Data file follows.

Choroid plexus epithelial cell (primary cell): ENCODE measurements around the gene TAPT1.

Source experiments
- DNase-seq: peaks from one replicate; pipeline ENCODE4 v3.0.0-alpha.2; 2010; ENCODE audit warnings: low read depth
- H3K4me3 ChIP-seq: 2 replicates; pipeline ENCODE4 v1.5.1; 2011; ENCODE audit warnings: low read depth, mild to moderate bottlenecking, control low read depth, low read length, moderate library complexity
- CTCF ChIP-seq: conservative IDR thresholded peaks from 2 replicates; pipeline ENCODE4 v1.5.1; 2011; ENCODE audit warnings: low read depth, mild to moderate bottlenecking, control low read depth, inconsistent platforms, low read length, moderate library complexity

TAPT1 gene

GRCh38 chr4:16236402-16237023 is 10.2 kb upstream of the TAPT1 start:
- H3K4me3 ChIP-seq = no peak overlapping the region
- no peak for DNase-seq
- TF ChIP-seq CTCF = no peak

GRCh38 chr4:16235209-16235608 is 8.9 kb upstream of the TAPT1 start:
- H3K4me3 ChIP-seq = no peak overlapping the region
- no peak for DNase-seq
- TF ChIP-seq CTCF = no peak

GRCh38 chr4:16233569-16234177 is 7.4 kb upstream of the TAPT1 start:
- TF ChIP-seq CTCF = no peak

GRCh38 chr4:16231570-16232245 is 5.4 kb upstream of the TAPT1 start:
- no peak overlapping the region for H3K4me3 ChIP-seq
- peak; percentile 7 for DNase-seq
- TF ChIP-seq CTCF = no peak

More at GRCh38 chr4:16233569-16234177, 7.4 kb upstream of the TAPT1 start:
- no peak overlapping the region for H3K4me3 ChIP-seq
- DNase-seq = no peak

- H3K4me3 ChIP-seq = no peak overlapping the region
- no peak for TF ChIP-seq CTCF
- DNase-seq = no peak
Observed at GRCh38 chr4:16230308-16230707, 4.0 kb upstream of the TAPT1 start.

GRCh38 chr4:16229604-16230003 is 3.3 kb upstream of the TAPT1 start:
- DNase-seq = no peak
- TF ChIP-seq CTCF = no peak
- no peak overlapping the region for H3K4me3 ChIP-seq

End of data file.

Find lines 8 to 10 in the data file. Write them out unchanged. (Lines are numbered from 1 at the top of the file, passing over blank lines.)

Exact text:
- H3K4me3 ChIP-seq = no peak overlapping the region
- no peak for DNase-seq
- TF ChIP-seq CTCF = no peak